After sending people home that Friday and that Monday in Grand Bahama, the board returned to meet with the remaining staff the following Tuesday. Hoping to hear some kind words of comfort and encouragement, the staff was again ‘rapped’ with demeaning instructions like “don’t make the board look stupid by selecting you!” and “we will require you to do more and work harder and smarter!”
For Chairman Moss to tell staff that “You are the crème de la crème that’s why you are still here!” was hurtful and tantamount to ‘pouring salt on wounds’. It meant that those who were sent home were the worst!
Can you imagine how difficult statements like these, which have been repeated in the media, make it for those ‘packaged’ employees to get jobs elsewhere? While it may be true for some, I’m sure it’s not for all those that left, especially those who voluntarily left or were eligible because of years of service or age.
There were three categories involved in the separation but how will people know the difference! In fact because the process was handled so poorly, many outstanding employees opted to take the package, as they no longer wanted to work for an institution that treated staff so poorly and unfairly over the past two years. Then there were those who had heard about threats to their livelihoods and opted to take a package, in hopes of getting the higher sum, rather than waiting for their fate to be determined – cognizant of personal feelings and agendas involved.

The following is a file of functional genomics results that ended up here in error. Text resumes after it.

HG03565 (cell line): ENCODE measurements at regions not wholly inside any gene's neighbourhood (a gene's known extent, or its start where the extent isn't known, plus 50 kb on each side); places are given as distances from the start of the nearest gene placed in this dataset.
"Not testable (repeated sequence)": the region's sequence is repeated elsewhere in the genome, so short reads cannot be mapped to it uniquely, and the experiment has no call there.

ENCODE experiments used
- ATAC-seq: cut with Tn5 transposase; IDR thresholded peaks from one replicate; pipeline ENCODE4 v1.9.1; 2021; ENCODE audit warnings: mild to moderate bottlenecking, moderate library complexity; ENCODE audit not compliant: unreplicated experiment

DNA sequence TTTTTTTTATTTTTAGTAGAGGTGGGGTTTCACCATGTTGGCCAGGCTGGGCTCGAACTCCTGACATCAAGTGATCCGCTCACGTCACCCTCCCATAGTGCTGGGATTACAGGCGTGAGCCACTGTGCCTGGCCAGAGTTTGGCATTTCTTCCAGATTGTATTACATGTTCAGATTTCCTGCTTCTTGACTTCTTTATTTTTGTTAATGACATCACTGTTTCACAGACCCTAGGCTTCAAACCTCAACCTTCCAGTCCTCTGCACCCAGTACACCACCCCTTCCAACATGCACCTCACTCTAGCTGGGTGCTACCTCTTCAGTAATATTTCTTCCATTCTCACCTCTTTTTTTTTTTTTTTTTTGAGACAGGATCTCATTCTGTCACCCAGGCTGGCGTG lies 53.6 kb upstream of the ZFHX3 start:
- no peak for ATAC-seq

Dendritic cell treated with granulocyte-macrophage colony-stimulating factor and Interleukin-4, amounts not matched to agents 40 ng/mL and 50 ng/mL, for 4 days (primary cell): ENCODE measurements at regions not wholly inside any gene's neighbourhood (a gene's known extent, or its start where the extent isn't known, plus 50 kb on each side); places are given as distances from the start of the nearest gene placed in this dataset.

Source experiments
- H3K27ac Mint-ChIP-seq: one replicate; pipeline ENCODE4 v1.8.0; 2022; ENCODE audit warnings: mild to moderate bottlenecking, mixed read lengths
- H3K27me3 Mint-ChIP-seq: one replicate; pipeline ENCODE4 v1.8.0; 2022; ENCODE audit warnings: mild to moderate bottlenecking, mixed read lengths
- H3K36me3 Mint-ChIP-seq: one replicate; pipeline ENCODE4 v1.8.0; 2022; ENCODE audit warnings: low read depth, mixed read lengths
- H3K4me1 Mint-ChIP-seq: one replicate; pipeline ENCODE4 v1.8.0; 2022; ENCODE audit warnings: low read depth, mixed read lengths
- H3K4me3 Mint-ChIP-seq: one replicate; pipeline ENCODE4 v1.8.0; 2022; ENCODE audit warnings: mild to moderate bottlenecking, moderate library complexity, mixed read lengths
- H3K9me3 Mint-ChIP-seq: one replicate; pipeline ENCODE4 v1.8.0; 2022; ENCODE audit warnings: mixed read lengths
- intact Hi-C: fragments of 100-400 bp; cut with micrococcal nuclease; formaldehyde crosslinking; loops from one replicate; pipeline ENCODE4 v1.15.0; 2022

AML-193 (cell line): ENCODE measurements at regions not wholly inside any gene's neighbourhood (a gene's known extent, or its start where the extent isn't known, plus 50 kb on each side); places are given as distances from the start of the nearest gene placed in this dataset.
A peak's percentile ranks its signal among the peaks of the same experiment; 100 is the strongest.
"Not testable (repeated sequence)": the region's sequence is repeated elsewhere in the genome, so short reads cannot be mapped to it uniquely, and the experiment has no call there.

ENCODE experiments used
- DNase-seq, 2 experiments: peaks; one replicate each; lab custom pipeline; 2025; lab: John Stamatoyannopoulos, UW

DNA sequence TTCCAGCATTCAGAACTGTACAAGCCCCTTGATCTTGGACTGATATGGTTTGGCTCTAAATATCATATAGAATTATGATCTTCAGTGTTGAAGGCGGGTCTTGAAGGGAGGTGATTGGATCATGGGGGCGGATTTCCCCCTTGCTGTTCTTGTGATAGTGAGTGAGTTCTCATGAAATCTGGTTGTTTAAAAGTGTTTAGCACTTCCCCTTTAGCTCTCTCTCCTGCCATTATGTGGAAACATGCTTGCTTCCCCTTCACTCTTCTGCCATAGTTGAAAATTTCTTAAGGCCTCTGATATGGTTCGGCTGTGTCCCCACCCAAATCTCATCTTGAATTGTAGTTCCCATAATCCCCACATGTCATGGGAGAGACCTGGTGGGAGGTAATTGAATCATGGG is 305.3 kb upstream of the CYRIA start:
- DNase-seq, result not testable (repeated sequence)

What made the process appear even more murky or shady, was the limited involvement by the Human Resources department. Robyn Robert has said, that she was never included in the process and her department, except for the new Director Sandra Duncombe, who executive management opted to deal with, while Robert was in office, was the only individual involved.
NO PLAN FOR IMMEDIATELY AFTER THE DOWNSIZING
With so many employees gone, the executive management didn’t think about a plan for the station to operate immediately afterwards. With the departure of four of the five VTR editors, who will be assigned the task of putting stories together for the television news? With the main CG operator gone who will now have the responsibility of typing CG for news? What about audio engineers, cameraman, editors and newsroom managers and chauffeurs? This only speaks to the news department – what about the other divisions?